Student Life: The Preserve has served as an outdoor classroom and place of retreat and recreation for generations of students, faculty, staff and Madison residents. Both through formal classroom activities and through leisure activities ranging from walking to biking to canoeing to sailing, the Preserve has played a central role in student life for most UW-Madison students. Picnics and campfires on Picnic Point contribute to all that makes UW-Madison such a special place to go to school, and Madison such a special place to live.
Romance: The Lakeshore Path and Picnic Point have long been celebrated as among the most romantic places anywhere. Many people have “courted” each other here, and more than a few informal weddings have been held here as well.
Highest Point: The highest point on the south side of Lake Mendota–the bluff in Eagle Heights Woods–is located within the boundaries of the Preserve. Views north to the lake are an amazing site, mostly now only in winter months but more so as work land management efforts continue in Eagle Heights Woods.
Wildlife Corridor: Migrating birds make landfall at Frautschi Point as they cross Lake Mendota on their way south, and follow the Preserve’s long ribbons of green through the woods and along the shore to make their journeys in relative safety even as they pass through the capital city of Wisconsin. The Lakeshore Nature Preserve, along with our neighbors to the west in Shorewood Hills, are classified as an “Important Bird Area”, administered by the National Audubon Society. Many monthly birding tours are hosted throughout the year in the Preserve.
Wild Shoreline: The Preserve possesses by far the longest continuous stretch of wild shoreline anywhere on Lake Mendota. As a matter of policy, trees that fall into the lake are left to provide natural habitat for fish and other organisms.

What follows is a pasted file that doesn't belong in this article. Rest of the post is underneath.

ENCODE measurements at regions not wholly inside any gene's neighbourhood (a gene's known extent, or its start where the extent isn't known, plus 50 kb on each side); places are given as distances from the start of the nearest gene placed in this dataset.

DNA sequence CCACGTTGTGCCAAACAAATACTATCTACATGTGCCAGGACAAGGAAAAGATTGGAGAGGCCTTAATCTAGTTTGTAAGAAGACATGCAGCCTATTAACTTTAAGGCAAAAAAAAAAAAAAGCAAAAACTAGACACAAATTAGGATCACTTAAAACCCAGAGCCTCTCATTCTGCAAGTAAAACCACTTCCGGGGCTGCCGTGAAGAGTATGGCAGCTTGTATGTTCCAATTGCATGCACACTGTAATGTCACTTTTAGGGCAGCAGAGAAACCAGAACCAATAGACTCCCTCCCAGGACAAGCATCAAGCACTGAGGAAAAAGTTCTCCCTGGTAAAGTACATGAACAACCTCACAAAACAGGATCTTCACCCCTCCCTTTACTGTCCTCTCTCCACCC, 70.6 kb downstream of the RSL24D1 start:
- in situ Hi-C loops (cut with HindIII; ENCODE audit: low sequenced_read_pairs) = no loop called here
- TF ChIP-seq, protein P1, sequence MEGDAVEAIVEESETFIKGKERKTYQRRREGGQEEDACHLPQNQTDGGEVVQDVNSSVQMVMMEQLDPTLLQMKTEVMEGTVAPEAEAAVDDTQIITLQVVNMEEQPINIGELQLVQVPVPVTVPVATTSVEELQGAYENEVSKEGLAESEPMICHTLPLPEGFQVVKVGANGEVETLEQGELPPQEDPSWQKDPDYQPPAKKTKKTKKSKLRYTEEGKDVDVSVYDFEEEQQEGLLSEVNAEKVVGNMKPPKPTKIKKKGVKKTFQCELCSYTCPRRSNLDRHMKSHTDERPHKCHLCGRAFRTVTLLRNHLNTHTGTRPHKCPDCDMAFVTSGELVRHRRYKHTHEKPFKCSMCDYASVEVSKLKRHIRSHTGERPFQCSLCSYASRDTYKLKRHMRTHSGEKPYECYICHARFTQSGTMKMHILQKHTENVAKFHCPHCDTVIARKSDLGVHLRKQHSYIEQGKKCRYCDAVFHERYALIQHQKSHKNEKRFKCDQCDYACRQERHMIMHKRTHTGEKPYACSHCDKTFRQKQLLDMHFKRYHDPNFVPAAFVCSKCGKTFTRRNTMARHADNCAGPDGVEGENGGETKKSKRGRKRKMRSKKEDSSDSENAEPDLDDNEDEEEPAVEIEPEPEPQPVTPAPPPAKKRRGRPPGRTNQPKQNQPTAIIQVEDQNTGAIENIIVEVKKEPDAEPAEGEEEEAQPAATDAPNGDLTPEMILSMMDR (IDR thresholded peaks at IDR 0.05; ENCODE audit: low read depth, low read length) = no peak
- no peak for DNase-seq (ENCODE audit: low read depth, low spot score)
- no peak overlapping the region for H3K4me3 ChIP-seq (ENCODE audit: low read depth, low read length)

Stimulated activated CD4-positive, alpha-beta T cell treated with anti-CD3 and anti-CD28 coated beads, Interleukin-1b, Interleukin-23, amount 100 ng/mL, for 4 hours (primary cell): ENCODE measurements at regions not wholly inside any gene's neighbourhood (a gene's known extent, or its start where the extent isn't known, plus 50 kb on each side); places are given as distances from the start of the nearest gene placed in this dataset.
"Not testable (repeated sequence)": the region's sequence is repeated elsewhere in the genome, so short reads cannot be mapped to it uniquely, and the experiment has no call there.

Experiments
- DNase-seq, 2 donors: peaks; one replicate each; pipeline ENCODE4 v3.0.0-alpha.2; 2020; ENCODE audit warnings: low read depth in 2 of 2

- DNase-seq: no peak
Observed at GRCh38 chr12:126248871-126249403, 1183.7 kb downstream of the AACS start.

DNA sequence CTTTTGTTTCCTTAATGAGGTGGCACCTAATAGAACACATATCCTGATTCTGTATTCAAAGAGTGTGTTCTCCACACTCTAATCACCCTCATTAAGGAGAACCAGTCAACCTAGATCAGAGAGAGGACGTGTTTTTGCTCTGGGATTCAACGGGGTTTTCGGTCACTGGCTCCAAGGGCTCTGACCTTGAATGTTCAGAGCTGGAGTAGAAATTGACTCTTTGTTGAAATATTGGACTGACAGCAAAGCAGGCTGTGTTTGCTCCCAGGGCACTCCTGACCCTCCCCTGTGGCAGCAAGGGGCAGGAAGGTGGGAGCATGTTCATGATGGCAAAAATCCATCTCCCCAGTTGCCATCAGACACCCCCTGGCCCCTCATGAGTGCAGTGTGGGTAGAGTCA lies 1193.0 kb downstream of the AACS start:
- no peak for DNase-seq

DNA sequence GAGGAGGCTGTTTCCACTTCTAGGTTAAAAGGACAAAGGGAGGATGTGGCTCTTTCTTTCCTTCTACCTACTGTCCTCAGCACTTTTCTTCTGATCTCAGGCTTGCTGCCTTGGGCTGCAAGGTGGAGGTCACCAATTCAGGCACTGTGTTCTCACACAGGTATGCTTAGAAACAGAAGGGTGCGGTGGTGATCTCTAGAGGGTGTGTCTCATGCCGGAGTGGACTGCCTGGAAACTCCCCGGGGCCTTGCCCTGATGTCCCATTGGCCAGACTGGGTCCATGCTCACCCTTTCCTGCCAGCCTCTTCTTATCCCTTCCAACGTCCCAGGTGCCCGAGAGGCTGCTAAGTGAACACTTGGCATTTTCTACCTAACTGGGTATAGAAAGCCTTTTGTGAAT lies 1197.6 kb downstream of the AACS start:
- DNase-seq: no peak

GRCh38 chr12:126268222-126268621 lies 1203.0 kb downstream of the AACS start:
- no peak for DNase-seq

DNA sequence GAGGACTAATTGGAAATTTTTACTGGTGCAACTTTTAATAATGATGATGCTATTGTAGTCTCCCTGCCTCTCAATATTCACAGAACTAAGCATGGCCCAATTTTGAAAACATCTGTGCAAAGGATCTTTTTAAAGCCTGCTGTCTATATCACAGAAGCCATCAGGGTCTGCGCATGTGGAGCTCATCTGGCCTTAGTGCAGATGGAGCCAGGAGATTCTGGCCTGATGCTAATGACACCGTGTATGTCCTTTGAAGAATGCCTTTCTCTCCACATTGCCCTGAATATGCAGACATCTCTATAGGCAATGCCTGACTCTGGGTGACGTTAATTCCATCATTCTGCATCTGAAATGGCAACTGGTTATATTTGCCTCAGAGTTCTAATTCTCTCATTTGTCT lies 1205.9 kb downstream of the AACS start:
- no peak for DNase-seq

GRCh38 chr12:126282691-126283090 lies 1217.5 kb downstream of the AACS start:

Studying and Conserving Lake Mendota: The science of limnology – which studies the ecology and physical dynamics of freshwater lakes – was partly conceived by Edward A. Birge on the UW-Madison campus in the late nineteenth century. Lake Mendota is now unquestionably among the most studied lakes anywhere on earth. As one of the few terrestrial ecosystems on the lake where natural processes are encouraged to operate in ways that try to minimize human impacts, the Preserve plays an essential role in protecting Madison’s most famous lake.
Science: Some of the greatest scientists and scholars who have contributed to the making of an American land ethic drew inspiration from this place we call the Lakeshore Nature Preserve. The writer John Muir lived next to it in North Hall. The ecologist John Curtis studied and defended it. The soil scientist Francis D. Hole introduced students to explore the world beneath their feet in it. The naturalists Jim and Libby Zimmerman practiced ecological restoration in it. And the conservationist Aldo Leopold taught classes in it. The environmental tradition at UW-Madison is as strong and deep as at any other university in the world, and the Lakeshore Nature Preserve has been central to that tradition from the beginning.